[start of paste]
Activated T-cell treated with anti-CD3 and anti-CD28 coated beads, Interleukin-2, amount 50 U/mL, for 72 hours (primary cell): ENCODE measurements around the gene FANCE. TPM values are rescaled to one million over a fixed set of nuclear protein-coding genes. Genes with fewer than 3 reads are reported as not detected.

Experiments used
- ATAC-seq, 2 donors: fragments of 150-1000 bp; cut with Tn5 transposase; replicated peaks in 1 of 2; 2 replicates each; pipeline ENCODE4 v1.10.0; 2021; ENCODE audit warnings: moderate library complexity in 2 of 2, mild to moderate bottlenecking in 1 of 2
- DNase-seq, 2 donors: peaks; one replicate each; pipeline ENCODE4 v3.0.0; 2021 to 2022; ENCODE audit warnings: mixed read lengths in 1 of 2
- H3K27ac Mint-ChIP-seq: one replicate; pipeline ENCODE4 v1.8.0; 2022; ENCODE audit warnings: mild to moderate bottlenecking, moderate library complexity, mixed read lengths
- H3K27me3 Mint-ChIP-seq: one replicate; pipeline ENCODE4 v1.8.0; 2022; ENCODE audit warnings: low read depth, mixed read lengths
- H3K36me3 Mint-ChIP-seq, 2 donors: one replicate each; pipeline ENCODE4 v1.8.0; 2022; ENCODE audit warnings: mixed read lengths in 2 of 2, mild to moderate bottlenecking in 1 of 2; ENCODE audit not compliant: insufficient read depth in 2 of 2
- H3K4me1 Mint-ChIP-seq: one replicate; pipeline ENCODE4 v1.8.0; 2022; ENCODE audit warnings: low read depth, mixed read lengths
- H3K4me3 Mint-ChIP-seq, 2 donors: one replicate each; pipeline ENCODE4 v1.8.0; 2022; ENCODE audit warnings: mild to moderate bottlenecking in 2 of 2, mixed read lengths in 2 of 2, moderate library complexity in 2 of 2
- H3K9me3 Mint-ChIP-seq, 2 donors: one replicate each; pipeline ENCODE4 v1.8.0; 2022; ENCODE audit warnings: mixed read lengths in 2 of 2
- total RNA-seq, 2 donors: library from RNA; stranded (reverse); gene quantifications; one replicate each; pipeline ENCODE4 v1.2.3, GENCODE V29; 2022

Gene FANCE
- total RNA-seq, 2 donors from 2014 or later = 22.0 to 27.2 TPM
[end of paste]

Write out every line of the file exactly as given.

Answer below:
Activated T-cell treated with anti-CD3 and anti-CD28 coated beads, Interleukin-2, amount 50 U/mL, for 72 hours (primary cell): ENCODE measurements around the gene FANCE. TPM values are rescaled to one million over a fixed set of nuclear protein-coding genes. Genes with fewer than 3 reads are reported as not detected.

Experiments used
- ATAC-seq, 2 donors: fragments of 150-1000 bp; cut with Tn5 transposase; replicated peaks in 1 of 2; 2 replicates each; pipeline ENCODE4 v1.10.0; 2021; ENCODE audit warnings: moderate library complexity in 2 of 2, mild to moderate bottlenecking in 1 of 2
- DNase-seq, 2 donors: peaks; one replicate each; pipeline ENCODE4 v3.0.0; 2021 to 2022; ENCODE audit warnings: mixed read lengths in 1 of 2
- H3K27ac Mint-ChIP-seq: one replicate; pipeline ENCODE4 v1.8.0; 2022; ENCODE audit warnings: mild to moderate bottlenecking, moderate library complexity, mixed read lengths
- H3K27me3 Mint-ChIP-seq: one replicate; pipeline ENCODE4 v1.8.0; 2022; ENCODE audit warnings: low read depth, mixed read lengths
- H3K36me3 Mint-ChIP-seq, 2 donors: one replicate each; pipeline ENCODE4 v1.8.0; 2022; ENCODE audit warnings: mixed read lengths in 2 of 2, mild to moderate bottlenecking in 1 of 2; ENCODE audit not compliant: insufficient read depth in 2 of 2
- H3K4me1 Mint-ChIP-seq: one replicate; pipeline ENCODE4 v1.8.0; 2022; ENCODE audit warnings: low read depth, mixed read lengths
- H3K4me3 Mint-ChIP-seq, 2 donors: one replicate each; pipeline ENCODE4 v1.8.0; 2022; ENCODE audit warnings: mild to moderate bottlenecking in 2 of 2, mixed read lengths in 2 of 2, moderate library complexity in 2 of 2
- H3K9me3 Mint-ChIP-seq, 2 donors: one replicate each; pipeline ENCODE4 v1.8.0; 2022; ENCODE audit warnings: mixed read lengths in 2 of 2
- total RNA-seq, 2 donors: library from RNA; stranded (reverse); gene quantifications; one replicate each; pipeline ENCODE4 v1.2.3, GENCODE V29; 2022

Gene FANCE
- total RNA-seq, 2 donors from 2014 or later = 22.0 to 27.2 TPM